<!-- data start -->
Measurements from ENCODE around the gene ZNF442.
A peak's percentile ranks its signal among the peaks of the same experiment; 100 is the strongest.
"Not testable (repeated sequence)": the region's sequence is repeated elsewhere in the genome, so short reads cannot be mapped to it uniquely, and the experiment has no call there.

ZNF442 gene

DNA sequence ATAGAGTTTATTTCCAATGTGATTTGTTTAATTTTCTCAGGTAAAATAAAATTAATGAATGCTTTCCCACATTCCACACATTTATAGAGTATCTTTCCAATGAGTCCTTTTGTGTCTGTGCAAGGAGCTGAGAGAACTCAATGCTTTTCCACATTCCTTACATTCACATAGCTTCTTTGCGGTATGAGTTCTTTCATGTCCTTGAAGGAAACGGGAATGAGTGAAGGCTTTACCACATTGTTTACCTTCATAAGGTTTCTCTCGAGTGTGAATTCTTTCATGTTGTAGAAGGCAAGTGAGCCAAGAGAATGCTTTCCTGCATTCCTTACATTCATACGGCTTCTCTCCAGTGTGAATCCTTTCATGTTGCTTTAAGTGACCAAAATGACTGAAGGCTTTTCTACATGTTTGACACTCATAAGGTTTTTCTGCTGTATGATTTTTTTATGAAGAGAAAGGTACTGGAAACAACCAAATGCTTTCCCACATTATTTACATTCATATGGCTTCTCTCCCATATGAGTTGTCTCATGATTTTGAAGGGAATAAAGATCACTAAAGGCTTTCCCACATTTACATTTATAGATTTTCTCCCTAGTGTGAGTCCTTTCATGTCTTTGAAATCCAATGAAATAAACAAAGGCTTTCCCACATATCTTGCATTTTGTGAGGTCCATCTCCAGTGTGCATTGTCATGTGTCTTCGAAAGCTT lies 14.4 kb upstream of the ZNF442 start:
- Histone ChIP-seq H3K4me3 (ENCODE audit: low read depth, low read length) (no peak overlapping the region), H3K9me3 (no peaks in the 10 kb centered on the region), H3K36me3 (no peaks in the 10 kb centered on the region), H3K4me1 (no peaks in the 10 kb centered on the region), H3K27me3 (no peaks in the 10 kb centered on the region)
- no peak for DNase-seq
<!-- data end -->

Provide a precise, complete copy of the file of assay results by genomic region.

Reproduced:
Measurements from ENCODE around the gene ZNF442.
A peak's percentile ranks its signal among the peaks of the same experiment; 100 is the strongest.
"Not testable (repeated sequence)": the region's sequence is repeated elsewhere in the genome, so short reads cannot be mapped to it uniquely, and the experiment has no call there.

ZNF442 gene

DNA sequence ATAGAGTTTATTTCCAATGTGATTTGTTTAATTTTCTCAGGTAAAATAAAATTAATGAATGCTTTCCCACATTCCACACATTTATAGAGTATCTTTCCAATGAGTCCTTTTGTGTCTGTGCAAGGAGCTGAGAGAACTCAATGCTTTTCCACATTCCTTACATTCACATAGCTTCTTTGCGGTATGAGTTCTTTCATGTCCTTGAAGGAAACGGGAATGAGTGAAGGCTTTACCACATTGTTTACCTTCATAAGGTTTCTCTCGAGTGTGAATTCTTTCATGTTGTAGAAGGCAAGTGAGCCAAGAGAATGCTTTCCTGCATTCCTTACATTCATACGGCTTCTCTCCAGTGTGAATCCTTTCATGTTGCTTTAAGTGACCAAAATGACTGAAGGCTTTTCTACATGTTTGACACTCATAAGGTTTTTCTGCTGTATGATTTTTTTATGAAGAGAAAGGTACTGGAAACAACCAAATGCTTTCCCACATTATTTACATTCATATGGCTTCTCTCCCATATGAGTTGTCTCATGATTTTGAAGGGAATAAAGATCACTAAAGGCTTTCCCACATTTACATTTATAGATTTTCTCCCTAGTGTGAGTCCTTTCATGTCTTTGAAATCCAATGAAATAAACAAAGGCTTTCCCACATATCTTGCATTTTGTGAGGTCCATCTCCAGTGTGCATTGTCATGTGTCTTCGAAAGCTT lies 14.4 kb upstream of the ZNF442 start:
- Histone ChIP-seq H3K4me3 (ENCODE audit: low read depth, low read length) (no peak overlapping the region), H3K9me3 (no peaks in the 10 kb centered on the region), H3K36me3 (no peaks in the 10 kb centered on the region), H3K4me1 (no peaks in the 10 kb centered on the region), H3K27me3 (no peaks in the 10 kb centered on the region)
- no peak for DNase-seq